Background: The purpose of the current study was to assess the value of routine imaging and liver function tests in detecting metastases from malignant melanoma of the uvea.
Methods: Forty-six consecutive patients diagnosed with metastatic uveal melanoma between 1985 and 1996 who had participated in a screening program that included annual liver function tests (LFT), chest X-ray, and abdominal ultrasonography (US) were eligible for this retrospective cohort study. Main outcome measures were the sensitivity of screening tests, presence of symptoms, recurrence free interval, and metastatic burden.
Results: Metastases were diagnosed in 74% of patients (95% confidence interval [95% CI], 59-86) at screening and in 26% (95% CI, 14-41) when the patient consulted a physician because of symptoms that developed before the next scheduled visit. Of all the patients, 59% (95% CI, 43-73) were asymptomatic, and 80% (95% CI, 66-91) had only hepatic metastases. The median recurrence free interval, greatest dimension of the largest metastasis, and metastatic burden of the two groups did not differ. US was diagnostic in 78% (95% CI, 64-89), at least 1 LFT test was abnormal in 70% of patients (95% CI, 54-82), and a chest X-ray was abnormal in 2% of patients (95% CI, 0-12). LFTs and US did not reveal hepatic metastases in 33% and 4% of patients, respectively. The sensitivity of individual LFTs ranged from 0.27 to 0.67, and their specificity from 0.90 to 0.96, with lactate dehydrogenase being the most sensitive LFT used.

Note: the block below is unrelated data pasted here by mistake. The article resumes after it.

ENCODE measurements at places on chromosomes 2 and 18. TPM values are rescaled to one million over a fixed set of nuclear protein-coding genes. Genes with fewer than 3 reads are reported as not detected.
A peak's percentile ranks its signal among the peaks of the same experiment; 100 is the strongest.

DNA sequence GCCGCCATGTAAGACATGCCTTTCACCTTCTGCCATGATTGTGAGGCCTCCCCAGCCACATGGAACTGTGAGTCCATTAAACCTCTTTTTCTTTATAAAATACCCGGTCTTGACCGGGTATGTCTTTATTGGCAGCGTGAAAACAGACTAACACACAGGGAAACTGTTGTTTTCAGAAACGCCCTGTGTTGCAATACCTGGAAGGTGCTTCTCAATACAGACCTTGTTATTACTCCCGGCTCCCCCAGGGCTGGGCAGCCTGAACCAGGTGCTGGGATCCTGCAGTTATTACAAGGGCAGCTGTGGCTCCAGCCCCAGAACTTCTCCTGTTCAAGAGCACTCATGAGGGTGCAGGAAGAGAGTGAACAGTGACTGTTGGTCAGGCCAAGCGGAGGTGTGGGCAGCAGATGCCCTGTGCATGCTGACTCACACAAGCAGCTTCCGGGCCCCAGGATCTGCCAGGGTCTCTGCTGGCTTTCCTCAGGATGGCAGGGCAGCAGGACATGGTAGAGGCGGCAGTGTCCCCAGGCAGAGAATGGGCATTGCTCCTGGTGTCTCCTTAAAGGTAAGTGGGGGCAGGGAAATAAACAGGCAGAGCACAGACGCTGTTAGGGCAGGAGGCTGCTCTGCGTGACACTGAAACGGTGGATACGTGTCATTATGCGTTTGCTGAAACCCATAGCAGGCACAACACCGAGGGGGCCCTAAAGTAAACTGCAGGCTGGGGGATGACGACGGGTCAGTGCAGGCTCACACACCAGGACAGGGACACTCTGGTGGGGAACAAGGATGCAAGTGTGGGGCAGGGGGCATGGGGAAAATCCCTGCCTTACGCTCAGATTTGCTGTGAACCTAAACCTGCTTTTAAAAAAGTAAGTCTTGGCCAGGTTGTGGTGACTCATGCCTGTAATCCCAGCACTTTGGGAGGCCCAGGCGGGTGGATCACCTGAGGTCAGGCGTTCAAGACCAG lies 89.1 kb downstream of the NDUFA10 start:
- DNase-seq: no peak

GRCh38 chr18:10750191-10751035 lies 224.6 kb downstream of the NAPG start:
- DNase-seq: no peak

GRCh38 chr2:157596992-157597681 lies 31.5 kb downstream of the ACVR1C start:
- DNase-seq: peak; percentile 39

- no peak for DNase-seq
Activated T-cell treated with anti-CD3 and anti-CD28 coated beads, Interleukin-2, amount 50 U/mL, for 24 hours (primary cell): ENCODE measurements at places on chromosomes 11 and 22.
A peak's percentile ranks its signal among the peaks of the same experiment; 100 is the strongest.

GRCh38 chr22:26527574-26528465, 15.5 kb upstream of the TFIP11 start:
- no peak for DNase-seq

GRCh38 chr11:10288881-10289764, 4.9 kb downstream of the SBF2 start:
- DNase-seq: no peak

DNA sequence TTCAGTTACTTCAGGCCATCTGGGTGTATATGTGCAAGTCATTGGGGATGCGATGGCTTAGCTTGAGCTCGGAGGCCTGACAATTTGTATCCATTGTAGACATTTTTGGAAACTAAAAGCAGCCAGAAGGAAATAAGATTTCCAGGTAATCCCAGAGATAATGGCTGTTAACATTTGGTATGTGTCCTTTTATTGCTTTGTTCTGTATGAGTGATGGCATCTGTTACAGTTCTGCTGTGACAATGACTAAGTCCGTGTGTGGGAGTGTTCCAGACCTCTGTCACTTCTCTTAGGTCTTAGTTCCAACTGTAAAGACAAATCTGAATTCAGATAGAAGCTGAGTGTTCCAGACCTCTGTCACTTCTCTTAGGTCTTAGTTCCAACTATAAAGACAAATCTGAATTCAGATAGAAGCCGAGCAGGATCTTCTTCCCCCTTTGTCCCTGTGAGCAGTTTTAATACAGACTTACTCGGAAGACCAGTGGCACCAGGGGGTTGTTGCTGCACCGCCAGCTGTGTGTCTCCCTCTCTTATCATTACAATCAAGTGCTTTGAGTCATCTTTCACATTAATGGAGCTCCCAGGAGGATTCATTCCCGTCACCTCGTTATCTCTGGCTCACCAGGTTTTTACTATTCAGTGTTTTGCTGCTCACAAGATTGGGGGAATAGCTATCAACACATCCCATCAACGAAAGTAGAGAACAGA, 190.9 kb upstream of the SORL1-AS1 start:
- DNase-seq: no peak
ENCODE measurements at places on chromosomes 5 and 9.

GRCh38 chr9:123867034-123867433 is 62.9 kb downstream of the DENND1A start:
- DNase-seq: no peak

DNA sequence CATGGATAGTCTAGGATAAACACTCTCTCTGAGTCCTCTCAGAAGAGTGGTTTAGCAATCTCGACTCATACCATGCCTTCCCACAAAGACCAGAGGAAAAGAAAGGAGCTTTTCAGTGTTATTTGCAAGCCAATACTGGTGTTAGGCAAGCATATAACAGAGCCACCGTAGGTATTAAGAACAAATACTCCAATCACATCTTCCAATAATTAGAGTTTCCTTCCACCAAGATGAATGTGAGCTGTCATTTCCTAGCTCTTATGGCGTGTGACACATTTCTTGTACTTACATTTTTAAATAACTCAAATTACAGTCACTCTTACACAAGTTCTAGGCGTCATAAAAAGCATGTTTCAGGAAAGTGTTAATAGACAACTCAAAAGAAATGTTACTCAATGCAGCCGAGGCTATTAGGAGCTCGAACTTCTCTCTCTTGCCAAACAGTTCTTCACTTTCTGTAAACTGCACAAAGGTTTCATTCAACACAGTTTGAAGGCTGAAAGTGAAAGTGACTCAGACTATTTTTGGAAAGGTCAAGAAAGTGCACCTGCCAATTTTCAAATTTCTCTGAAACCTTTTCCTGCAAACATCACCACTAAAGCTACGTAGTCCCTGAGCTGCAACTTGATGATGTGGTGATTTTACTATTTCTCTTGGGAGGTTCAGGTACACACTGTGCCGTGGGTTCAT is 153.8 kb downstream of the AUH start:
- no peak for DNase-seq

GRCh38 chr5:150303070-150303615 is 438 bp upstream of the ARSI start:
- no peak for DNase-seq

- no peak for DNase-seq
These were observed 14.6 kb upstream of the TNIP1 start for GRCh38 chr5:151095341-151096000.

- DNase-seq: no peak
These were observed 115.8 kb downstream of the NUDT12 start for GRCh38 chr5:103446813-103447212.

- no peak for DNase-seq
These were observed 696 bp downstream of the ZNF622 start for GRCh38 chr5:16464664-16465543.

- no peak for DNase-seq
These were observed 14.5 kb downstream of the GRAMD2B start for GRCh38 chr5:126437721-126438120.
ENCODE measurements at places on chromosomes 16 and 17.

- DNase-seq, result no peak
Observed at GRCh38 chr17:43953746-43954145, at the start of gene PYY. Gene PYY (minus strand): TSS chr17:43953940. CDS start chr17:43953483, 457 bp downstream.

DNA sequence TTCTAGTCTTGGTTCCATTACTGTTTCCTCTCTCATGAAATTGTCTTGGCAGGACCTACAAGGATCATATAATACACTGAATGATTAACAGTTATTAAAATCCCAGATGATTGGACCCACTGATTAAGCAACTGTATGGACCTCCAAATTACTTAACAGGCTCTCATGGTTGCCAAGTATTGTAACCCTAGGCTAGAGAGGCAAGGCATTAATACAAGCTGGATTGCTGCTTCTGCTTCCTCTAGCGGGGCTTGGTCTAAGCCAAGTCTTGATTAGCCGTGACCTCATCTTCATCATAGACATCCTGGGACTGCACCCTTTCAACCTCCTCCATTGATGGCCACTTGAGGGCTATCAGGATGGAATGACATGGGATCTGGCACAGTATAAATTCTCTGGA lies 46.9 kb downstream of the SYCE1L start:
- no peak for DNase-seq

Conclusions: The authors believe that annual screening with LFTs and abdominal US will identify 59% of patients while they are still asymptomatic and that semiannual screening will detect >95% of such patients. Chest X-ray has a very low yield and is recommended only at baseline to exclude metastatic disease to the eye and if pulmonary symptoms develop.